Ages 16 months and older (fully walking independently): Children who are fully walking are able to learn the full swim-float-swim sequence. This means that your child will learn how to swim efficiently and properly with their head down and eyes open. Once they feel they need air and/or are becoming fatigued, they roll themselves onto their backs to take a few breaths while resting, and if comfortable enough, turn back over to continue swimming. Your child repeats this process until they reach their destination, such as the end of the pool where they can at that time get themselves out of the water on their own.

Why are lessons only 10 minutes long?

In order for children to learn and retain the skills to be a proficient swimmer in a timely fashion, consistency and frequent repetition are key. In addition, since lessons are private, your child does NOT spend any time waiting on the side of the pool for their turn. Ten minutes of continuous work and swimming is extremely tiring. Think about how you would feel after swimming for 10 minutes straight.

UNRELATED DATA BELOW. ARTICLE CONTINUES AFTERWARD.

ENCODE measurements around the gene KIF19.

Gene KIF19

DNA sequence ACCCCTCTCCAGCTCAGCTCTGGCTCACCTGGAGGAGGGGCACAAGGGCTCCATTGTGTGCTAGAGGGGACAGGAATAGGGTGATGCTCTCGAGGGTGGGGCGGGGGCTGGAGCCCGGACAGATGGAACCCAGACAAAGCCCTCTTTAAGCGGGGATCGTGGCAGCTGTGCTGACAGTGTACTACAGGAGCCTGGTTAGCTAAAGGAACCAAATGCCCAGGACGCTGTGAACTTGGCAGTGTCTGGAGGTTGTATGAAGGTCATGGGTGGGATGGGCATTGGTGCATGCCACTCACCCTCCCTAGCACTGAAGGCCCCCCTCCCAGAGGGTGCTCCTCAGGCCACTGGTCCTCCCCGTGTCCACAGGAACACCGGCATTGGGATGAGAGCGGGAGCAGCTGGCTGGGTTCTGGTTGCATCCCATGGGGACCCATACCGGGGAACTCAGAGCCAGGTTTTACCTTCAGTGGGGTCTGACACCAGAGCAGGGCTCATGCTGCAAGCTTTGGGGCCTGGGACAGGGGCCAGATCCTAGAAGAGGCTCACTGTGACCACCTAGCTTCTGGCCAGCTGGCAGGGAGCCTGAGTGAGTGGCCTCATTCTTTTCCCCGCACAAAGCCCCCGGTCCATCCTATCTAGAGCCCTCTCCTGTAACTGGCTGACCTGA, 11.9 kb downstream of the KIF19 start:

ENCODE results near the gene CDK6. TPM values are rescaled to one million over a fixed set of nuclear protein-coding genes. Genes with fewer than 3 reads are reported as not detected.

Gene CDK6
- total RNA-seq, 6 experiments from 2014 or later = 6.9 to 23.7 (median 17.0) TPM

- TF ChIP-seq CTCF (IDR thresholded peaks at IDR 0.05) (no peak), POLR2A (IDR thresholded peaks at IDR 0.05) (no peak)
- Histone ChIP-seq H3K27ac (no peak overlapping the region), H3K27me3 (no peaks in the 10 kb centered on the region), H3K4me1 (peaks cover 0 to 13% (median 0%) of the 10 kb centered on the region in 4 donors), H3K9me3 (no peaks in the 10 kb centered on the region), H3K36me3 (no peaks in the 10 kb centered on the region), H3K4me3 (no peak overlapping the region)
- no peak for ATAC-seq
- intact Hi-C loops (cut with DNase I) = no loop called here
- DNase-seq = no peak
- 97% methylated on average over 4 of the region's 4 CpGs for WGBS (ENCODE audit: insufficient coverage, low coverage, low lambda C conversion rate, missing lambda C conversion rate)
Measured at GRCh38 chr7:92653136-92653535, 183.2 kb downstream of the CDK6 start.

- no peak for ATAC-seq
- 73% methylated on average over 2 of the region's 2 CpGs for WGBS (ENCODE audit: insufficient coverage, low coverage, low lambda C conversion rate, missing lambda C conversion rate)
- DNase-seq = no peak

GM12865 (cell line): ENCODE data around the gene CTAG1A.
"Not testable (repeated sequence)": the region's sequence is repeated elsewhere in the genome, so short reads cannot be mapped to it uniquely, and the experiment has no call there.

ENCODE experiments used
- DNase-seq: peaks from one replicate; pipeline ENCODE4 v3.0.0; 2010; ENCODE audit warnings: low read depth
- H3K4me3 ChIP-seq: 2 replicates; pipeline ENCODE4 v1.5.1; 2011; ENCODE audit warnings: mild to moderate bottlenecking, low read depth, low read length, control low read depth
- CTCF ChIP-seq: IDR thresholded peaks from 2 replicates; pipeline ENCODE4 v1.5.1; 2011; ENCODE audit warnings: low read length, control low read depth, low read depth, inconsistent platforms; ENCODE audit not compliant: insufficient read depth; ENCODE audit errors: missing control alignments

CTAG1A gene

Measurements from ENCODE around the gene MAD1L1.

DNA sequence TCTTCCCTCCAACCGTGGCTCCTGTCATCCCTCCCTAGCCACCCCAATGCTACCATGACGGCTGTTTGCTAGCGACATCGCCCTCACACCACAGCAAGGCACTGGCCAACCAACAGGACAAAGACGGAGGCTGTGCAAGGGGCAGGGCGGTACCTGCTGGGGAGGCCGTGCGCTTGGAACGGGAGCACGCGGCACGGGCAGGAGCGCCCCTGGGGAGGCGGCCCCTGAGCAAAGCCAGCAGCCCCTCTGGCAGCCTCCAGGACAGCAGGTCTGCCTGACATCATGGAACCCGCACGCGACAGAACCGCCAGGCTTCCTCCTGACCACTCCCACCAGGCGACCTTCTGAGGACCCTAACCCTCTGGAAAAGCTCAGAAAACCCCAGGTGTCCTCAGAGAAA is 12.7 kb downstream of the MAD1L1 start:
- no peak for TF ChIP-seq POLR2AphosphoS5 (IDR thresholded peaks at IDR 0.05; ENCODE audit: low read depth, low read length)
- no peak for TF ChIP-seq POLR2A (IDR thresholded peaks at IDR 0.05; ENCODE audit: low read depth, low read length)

Besides the lessons being private, what makes Kinder Swim different from other programs?

Kinder Swim teaches children the skills first, and fun afterwards. Comfort and enjoyment will follow naturally once the skills to keep your child safe and independent in the water, are mastered. Kinder Swim is based on the belief that learning to swim is a life or death skill that all children should possess. Having fun is always great, but keeping children alive and safe is much more important. The learning process is often difficult as it involves breath control, propulsion, rotation, and floating. Children who can only “swim” in flotation devices or when they are able to touch the bottom of the pool, do not truly know how to swim.

What if my child is afraid of the water?

The more exposure a child has with a large body of water, like a pool, the better. The most beneficial way to help a child overcome their fear of water is by enrolling them in swim lessons and giving them the ability to become comfortable and safe in the water.